The cost? $40/year or $4/month. The cost of a cell phone usage ticket? Around here it’s $275.  I’m going to try it. I’ll report back in a few weeks.

Trojan Pretends to Be Microsoft Security Suite – www.esecurityplanet.com

Microsoft is warning users that a Trojan is masquerading as the company’s popular free Microsoft Security Essentials (MSE) package.

The alert came from Microsoft’s (NASDAQ: MSFT) Malware Protection Center (MMPC) on Wednesday.

“One of the oldest tricks used by rogue antivirus products is to use a similar name as, or have a similar look and feel to, legitimate security software,” Microsoft said in a post on the MMPC’s Threat Research & Response Blog. “So it was inevitable that the day would arrive when a rogue would masquerade as something similar to Microsoft Security Essentials.”

The masquerading rogue security tool goes by the name Security Essentials 2010, which is very similar to the actual name of Microsoft’s suite, though the real suite does not have a date in its name.

Users who encounter the fake will see a bogus malware detection scanner that reports many files on a PC are infected with various types of malware, including Trojans and adware, replete with what looks like a legit “system warning.”

Users infected with the Trojan, known as Win32/Fakeinit, will be presented with a screen informing them that the software is just a “trial version” and that “removal and real-time protection features are disabled.”

The solution, the fake software informs users, is to “activate [the] full version.”

That’s not a good idea, however.

“Fakeinit’s downloader not only installs the fake scanner component — it also monitors other running processes and attempts to terminate the ones it doesn’t like, claiming that they are infected,” Microsoft’s blog entry cautions.

The bogus anti-malware product also makes changes to the user’s registry to lower security settings, and to prevent users from deleting the “Your System Is Infected” background that it displays in order to raise the user’s anxiety level.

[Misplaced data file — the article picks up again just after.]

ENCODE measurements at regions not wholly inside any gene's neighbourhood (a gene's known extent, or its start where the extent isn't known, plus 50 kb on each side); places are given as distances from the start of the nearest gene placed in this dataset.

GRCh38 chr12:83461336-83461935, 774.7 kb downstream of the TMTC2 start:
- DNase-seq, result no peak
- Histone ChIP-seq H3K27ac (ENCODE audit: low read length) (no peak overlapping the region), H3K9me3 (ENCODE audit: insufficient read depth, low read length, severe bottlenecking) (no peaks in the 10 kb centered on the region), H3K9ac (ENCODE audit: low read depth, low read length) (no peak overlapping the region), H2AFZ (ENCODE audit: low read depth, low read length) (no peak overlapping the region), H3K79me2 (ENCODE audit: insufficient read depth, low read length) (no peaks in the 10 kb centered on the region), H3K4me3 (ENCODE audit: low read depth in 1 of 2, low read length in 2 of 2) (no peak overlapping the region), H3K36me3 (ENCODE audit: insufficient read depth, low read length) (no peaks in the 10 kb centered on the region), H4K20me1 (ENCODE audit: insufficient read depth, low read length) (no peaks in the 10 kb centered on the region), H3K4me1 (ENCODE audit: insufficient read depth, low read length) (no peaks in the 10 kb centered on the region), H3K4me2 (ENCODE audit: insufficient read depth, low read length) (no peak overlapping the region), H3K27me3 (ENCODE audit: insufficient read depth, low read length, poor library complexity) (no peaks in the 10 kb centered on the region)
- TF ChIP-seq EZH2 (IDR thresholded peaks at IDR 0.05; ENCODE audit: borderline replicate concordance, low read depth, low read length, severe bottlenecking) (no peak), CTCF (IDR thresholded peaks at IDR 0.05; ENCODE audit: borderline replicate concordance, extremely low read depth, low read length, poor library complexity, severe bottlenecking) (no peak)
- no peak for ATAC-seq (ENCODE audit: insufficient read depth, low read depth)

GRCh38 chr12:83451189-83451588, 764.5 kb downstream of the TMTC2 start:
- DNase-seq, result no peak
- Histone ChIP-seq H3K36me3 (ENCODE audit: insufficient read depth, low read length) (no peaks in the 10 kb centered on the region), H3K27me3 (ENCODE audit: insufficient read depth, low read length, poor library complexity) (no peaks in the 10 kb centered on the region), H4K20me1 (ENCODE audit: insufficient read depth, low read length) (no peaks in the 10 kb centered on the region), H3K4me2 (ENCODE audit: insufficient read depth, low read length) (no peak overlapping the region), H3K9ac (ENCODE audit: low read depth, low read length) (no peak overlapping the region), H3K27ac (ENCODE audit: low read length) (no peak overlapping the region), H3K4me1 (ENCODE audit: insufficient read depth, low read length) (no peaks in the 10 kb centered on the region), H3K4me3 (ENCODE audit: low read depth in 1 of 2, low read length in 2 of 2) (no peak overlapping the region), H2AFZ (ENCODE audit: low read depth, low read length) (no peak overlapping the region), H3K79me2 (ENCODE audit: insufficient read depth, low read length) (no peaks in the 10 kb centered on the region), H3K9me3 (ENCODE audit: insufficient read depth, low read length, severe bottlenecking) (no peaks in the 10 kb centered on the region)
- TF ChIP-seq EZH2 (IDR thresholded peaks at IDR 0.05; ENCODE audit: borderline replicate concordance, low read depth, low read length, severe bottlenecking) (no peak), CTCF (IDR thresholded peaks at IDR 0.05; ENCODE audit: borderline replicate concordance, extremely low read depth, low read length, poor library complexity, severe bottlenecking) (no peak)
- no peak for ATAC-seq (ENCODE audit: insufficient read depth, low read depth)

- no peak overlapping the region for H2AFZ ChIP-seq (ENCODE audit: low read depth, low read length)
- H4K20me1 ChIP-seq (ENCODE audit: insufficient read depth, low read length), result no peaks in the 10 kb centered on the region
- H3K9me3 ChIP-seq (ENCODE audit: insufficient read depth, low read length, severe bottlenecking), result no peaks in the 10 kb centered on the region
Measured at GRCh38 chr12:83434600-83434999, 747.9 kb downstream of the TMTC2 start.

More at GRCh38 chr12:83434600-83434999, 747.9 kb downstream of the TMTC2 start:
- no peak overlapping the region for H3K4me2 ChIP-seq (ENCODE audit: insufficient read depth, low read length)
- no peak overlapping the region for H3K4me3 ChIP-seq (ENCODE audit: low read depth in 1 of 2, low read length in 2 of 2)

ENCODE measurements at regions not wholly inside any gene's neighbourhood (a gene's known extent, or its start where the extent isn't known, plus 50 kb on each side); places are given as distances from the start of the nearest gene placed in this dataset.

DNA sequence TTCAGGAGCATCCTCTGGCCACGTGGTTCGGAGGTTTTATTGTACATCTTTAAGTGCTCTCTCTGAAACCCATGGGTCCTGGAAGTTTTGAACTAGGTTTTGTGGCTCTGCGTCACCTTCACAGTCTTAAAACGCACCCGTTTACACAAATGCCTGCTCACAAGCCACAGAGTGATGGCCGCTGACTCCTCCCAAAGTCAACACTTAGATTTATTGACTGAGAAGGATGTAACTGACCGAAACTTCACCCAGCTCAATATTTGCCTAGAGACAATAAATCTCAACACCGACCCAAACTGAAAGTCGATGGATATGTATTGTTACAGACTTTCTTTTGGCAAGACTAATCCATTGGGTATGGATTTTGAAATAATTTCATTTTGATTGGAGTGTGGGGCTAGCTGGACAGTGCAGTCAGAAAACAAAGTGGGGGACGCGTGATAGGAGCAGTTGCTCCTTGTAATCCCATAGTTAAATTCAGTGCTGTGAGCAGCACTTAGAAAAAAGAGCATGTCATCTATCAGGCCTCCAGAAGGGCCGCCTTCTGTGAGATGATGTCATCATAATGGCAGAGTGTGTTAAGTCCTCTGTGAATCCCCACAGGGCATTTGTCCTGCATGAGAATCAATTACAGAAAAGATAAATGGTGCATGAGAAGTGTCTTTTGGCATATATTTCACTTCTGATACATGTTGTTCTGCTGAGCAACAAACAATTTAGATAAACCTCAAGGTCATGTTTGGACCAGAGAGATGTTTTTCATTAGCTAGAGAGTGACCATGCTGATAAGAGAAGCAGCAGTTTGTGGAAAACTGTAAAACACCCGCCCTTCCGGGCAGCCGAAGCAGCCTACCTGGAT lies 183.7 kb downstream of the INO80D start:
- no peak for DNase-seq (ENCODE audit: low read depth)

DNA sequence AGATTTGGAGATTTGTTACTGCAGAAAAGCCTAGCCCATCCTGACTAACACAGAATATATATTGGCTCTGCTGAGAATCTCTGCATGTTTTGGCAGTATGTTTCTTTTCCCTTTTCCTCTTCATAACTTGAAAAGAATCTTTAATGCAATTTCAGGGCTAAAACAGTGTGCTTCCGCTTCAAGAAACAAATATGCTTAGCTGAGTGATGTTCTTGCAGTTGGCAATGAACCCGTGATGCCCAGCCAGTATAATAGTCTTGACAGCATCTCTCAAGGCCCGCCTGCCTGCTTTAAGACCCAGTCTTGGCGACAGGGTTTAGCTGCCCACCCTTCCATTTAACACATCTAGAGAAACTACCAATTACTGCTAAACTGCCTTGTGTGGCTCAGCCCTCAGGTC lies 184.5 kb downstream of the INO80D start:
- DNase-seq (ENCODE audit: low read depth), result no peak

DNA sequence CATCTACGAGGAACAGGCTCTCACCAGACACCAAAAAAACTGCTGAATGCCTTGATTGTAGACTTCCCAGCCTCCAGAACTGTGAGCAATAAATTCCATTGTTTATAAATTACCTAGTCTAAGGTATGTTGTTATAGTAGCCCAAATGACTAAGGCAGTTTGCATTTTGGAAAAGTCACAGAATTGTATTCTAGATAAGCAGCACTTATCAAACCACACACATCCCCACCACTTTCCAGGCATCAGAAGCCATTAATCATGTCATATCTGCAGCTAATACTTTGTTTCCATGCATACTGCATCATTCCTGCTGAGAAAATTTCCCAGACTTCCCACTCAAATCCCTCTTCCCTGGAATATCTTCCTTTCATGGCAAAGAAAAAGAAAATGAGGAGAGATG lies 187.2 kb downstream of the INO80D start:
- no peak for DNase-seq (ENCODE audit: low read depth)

According to the blog post, Fakeinit also downloads a second Trojan that installs the Alureon rootkit — another piece of malware that Microsoft warned a week ago was the source of many Windows XP machines exhibiting blue screens and constant reboots.

Additionally, the malware cuts off access to a list of URLs popular with users, including Ask.com, Amazon.com, Craigslist.com and many others, according to Microsoft.

Aside from some minor grammatical errors in the text — a common tipoff that a piece of software is actually malware — what gives away the real purpose of the bogus software are the statements identifying it as a “trial version” and requests to activate the full product.

The actual Microsoft Security Essentials suite is available without charge from Microsoft.com.

via Trojan Pretends to Be Microsoft Security Suite – www.esecurityplanet.com.

Stuart J. Johnston is a contributing writer at InternetNews.com, the news service of Internet.com, the network for technology professionals.

Realtime Updates On Your Google Search Results

Cool Google Search Tip: Google has a feature that brings your search results to life with a dynamic stream of real-time content from across the web. Now, immediately after conducting a search, you can see live updates from people on popular sites like Twitter and FriendFeed, as well as headlines from news and blog posts published just seconds before. When they are relevant, Google ranks these latest results to show the freshest information right on the search results page.

Try searching for your favorite TV show, sporting event or the latest development on a recent government bill or world event. Whether it’s an eyewitness tweet, a breaking news story or a fresh blog post, you can find it on Google right after it’s published on the web.

Click on “Latest results” or select “Latest” from the search options menu (see the following tip to access this menu) to view a full page of live tweets, blogs, news and other web content scrolling right on Google. You can also filter your results to see only “Updates” from micro-blogs like Twitter, FriendFeed, Jaiku and others.

An example: I did a Google search for “Chile earthquake”. From the search results page, I scrolled down until I found “Latest results for Chile earthquake”. Once I clicked on that link, I was taken to a page that continually updated with links to the most recent web entries from all over that dealt with the earthquake in Chile.

Another Cool Google Tip: Kind of a hidden feature on the Google search results page is the light blue bar just above the search results. If you look at the left side of the bar, you’ll see an option to “Show Options”. When you click on this, Google opens a column on the left that allows you to further refine your search. One of the most useful sections of this column is the time frame filter. You can click “Latest” to see what I discussed in the first section, or find results that occurred in the past 24 hours, week, or year.

Follow

Get every new post delivered to your Inbox.

Join 217 other followers